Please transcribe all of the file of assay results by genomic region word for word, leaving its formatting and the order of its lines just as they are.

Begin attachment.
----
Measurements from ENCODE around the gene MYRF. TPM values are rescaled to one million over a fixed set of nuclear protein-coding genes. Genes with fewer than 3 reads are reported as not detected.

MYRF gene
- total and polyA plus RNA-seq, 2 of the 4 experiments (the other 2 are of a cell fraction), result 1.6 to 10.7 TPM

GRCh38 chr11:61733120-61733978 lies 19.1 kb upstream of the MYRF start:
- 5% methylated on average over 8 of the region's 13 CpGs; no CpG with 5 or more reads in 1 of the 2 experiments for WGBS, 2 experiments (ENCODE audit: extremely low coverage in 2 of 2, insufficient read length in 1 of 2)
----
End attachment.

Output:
Measurements from ENCODE around the gene MYRF. TPM values are rescaled to one million over a fixed set of nuclear protein-coding genes. Genes with fewer than 3 reads are reported as not detected.

MYRF gene
- total and polyA plus RNA-seq, 2 of the 4 experiments (the other 2 are of a cell fraction), result 1.6 to 10.7 TPM

GRCh38 chr11:61733120-61733978 lies 19.1 kb upstream of the MYRF start:
- 5% methylated on average over 8 of the region's 13 CpGs; no CpG with 5 or more reads in 1 of the 2 experiments for WGBS, 2 experiments (ENCODE audit: extremely low coverage in 2 of 2, insufficient read length in 1 of 2)